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When does eternity start?
5 minutes at a stoplight can seem like forever, and 3 hours on a treadmill moves into the realm of hell eventually. But at what point does it go from bearable to endless?

As a young child, I remember clearly the time when my mom put me down for a nap. On some level, I was cognizant of my disdain for the forced downtime. Heck, I probably wanted to be out chasing geckos. I must have recently overheard the saying “a watched clock never moves” because, thinking myself clever, I moved the dial on the old-style oven timer to 5 minutes, jumped back on my bed and waited for the high-tempo metal clang that would signal my release. When mom came into the room I explained that, since I didn’t look at the timer, time “flew by”.

I used to dread long training rides but a couple of years ago I suddenly realised that I’d been riding for 3-4 hours and hadn’t really put much notice to it. Even still, I’d finish feeling worked over. When I arrived home the other day after a longish ride the habit to stand bent over and feel sore activated right on cue. Thankfully, at that moment I asked myself if I could step out of the pummelled persona, be different, and stand up relaxed, energised, and refreshed. Absolutely! The body responded immediately to the attitudinal shift and pains quickly dissolved.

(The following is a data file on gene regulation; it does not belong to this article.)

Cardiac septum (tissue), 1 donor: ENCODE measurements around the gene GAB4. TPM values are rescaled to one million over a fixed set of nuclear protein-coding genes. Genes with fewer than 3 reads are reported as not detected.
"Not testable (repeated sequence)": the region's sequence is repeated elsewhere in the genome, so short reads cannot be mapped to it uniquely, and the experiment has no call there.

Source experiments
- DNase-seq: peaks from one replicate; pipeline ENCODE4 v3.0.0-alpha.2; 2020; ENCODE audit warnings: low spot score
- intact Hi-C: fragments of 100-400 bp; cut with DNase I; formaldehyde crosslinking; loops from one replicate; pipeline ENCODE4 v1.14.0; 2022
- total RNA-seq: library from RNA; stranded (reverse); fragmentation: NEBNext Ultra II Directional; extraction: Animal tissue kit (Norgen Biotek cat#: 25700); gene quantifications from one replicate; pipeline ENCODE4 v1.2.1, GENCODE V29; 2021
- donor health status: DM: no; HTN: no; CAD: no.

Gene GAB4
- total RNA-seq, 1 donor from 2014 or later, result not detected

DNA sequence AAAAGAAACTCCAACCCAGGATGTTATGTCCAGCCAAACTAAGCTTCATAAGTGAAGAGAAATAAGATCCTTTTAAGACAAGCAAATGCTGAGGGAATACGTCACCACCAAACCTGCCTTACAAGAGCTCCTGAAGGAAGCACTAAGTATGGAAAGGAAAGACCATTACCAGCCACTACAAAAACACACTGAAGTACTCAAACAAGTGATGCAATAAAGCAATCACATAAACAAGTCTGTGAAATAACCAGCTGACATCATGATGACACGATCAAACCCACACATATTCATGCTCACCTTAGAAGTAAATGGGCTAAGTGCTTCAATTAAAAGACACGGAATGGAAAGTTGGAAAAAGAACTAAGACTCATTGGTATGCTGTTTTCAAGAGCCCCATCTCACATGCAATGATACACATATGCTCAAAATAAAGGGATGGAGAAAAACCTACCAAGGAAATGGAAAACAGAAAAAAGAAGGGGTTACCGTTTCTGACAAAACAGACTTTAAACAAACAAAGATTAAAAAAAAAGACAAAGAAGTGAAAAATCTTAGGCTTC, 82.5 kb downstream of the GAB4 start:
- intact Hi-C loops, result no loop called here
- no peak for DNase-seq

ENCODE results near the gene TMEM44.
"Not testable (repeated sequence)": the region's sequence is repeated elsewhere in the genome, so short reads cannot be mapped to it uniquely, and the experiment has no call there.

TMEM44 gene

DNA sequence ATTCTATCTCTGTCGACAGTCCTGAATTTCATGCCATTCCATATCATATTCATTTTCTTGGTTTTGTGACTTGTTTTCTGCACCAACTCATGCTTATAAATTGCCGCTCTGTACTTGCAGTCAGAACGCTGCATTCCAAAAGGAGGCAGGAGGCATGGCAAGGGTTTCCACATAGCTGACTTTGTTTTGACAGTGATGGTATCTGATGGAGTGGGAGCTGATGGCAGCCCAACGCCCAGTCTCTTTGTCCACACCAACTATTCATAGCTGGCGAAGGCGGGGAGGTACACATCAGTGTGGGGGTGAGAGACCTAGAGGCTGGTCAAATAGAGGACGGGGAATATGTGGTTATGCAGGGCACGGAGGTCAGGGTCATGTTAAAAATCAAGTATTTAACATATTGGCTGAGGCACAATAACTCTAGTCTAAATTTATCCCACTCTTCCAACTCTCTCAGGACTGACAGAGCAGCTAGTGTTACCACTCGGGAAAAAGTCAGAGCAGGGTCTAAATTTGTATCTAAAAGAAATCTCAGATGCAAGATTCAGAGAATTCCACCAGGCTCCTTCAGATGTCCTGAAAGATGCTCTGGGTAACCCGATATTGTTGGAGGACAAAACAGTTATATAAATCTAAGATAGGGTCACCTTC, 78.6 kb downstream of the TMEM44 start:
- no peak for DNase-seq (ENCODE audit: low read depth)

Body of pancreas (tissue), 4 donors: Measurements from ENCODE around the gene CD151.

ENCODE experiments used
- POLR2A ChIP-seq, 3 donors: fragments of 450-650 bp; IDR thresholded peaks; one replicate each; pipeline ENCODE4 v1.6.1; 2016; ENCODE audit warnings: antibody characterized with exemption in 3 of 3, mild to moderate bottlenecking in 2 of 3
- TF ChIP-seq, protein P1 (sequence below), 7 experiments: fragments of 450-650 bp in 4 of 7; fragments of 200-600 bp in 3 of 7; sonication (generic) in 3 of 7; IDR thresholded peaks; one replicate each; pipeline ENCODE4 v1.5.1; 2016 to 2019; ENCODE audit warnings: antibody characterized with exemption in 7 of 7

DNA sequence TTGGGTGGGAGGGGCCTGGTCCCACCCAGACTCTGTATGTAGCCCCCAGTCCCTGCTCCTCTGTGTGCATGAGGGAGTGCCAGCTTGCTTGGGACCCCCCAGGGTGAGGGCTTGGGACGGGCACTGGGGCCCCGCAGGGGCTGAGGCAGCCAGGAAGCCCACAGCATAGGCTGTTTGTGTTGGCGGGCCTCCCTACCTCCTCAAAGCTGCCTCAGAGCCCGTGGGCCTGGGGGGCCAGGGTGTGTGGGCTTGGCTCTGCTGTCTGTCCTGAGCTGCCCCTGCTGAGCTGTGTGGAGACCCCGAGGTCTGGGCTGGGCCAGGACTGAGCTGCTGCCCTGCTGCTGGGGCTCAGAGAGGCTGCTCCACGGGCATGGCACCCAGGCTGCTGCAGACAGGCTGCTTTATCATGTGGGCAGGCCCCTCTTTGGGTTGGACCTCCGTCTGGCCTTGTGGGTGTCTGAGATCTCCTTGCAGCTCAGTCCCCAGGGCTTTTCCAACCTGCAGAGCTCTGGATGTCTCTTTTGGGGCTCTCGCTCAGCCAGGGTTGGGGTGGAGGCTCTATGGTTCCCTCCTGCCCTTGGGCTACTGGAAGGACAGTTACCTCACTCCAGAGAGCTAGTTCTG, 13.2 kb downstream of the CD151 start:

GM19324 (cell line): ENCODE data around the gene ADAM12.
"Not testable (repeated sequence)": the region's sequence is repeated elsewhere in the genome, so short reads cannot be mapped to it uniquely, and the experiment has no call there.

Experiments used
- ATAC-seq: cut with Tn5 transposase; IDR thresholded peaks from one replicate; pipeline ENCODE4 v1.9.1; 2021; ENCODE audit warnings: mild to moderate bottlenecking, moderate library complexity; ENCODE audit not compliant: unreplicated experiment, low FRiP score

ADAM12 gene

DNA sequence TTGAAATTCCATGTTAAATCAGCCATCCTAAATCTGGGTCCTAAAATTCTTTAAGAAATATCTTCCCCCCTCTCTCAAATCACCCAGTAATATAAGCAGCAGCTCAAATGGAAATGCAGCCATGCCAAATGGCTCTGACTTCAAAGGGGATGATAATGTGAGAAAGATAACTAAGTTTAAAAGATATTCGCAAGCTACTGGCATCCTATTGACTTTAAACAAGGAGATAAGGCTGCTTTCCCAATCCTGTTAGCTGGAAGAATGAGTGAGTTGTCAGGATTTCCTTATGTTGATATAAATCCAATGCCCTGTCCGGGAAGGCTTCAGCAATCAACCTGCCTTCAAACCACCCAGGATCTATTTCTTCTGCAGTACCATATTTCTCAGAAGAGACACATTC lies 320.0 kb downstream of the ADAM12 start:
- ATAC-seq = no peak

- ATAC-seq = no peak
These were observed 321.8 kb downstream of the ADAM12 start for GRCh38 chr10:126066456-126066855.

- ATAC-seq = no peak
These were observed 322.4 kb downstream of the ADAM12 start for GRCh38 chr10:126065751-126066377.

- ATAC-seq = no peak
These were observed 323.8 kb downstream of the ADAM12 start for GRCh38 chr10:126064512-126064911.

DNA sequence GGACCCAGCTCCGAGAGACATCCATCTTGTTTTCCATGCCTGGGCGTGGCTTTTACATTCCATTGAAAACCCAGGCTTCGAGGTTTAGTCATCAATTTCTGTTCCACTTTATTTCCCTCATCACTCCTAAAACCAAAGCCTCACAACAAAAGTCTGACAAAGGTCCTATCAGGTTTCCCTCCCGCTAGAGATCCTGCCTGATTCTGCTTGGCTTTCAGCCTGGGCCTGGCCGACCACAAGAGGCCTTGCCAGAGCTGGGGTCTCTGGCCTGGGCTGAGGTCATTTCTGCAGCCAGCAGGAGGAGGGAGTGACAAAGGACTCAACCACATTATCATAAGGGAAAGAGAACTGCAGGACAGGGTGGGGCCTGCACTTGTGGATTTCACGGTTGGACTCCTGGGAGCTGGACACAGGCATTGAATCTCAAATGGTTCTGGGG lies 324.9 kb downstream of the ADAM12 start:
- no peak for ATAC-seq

Dictionary definitions of eternity include:
i.  duration without beginning or end;
ii. seemingly endless period of time;
iii. the truths or realities of life and thought that are regarded as timeless or eternal.

Since eternity is without beginning or end then it must always, and already, be present. Joyful timelessness isn’t some heaven in the sky waiting for me after I accomplish various tasks, it’s here, now. In a sense, it’s waiting for me to step off the carousel, breathe, and keep my awareness in the present rather than pinned to the illusory stories I paint of the past and future.

Dandapani teaches that “being present is a by-product of being concentrated. You cannot be present unless you learn how to concentrate.” Application of this concentration encompasses being clear about what I’m seeking to achieve, plan and take the steps that are inherent for that journey, be open to the variabilities that naturally occur, and steadfastly relax into the process of living.